DUBAI (Reuters) - Iran’s Supreme Leader Ayatollah Ali Khamenei said on Wednesday nuclear talks with world powers would continue, but added there was no point in holding negotiations with the United States on other issues.
Khamenei, who has the last word on all matters in Shi‘ite Muslim Iran, appeared to give a nuanced message on the country’s often fraught relationship with Washington.
The nuclear talks, which involve the United States, have resulted in an interim deal under which Tehran has curbed some atomic activity in exchange for limited sanctions relief.
“There are no benefits in having relations or negotiations with the United States, except in certain specific cases,” Khamenei told a gathering of Iranian diplomats, according to a statement on his website.
“Of course, on the nuclear front, talks will continue. What (Foreign Minister Javad) Dr. Zarif and his team started and has been going well until now, will continue,” he said.
Six major powers and Iran failed to meet a July 20 deadline to negotiate a comprehensive nuclear agreement. The six - Britain, China, France, Germany, Russia and the United States - agreed to extend the deadline until Nov. 24.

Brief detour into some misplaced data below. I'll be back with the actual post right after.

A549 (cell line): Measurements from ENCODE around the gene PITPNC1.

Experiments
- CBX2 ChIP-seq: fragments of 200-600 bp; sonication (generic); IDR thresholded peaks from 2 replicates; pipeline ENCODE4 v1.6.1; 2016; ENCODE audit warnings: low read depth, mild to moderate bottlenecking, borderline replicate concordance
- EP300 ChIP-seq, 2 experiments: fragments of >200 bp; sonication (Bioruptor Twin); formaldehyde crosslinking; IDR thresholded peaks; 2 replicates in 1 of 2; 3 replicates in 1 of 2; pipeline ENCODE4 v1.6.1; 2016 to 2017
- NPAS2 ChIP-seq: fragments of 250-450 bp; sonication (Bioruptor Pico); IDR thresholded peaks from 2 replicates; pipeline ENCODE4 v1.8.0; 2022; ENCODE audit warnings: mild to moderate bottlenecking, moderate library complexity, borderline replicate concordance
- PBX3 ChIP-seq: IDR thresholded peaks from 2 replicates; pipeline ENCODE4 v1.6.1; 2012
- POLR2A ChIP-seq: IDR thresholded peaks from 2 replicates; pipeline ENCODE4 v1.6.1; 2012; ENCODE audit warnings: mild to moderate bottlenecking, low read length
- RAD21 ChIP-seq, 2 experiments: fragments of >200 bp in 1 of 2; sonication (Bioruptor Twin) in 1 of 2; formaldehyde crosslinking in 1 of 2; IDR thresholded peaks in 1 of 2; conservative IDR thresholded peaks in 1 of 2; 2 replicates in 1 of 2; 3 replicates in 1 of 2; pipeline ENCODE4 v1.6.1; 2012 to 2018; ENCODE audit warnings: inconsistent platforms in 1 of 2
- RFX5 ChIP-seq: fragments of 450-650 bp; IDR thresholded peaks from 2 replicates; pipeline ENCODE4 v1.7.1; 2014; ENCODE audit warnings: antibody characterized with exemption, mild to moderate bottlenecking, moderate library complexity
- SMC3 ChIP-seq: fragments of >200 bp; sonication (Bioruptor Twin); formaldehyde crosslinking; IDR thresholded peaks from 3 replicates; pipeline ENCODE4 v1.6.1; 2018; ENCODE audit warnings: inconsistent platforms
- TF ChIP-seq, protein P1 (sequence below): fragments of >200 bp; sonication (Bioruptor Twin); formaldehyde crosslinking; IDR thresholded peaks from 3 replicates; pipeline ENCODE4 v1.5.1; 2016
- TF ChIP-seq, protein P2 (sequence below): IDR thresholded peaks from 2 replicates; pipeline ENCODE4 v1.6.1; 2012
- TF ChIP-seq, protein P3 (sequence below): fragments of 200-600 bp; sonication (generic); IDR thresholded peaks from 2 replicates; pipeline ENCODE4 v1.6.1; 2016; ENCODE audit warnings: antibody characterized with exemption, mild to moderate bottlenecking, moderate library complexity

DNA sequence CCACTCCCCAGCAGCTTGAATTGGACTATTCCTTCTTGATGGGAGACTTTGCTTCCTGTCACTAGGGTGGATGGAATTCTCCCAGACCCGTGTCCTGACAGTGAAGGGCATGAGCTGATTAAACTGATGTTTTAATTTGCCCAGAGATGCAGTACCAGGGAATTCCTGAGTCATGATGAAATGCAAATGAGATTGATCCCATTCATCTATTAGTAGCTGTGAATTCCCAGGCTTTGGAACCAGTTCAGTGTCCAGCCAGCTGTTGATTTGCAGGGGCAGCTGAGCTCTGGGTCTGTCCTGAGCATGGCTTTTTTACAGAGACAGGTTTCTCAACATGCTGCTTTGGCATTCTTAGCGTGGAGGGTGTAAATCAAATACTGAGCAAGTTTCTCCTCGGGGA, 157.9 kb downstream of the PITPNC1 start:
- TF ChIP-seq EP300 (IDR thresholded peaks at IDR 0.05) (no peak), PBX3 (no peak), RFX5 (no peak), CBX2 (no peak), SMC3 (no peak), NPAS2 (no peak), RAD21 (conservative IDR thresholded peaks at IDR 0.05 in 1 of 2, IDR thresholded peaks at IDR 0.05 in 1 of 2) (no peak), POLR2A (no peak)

“We will not ban them (the negotiations). But this has become yet another invaluable experience that interaction and talks with Americans have absolutely no effect in easing their animosity (towards Iran),” Khamenei said.
“Some people were under the impression that sitting down to talk with America would solve all our problems. I knew that wouldn’t be the case, but gave it a try due to the sensitive nature of the nuclear issue,” he said.
“Now the events of the past year have proved this hunch to be true. Not only did we gain nothing out of these interactions, but the tone of American officials have become harsher and more insulting,” he said.
Last year, Khamenei had called for “heroic flexibility”, giving cautious support to the talks after many years of Iranian refusal to discuss any curbs on the nuclear work it says is for peaceful purposes, but which Tehran’s critics believe is aimed at developing weapons capability.
The interim nuclear deal has also come under attack by some Iranian hardliners who are unsettled by the shift to a more a moderate foreign policy since Iranian President Hassan Rouhani took office a year ago.
Earlier this week, Rouhani called critics of his nuclear policy “cowards”.
Concerned by a raging Sunni Islamist insurgency in Iraq, U.S. and Iranian officials discussed the crisis on the sidelines of separate negotiations about the Iranian nuclear program in Vienna in June.
Reporting by Mehrdad Balali; Writing by Yara Bayoumy, editing by and Crispian Balmer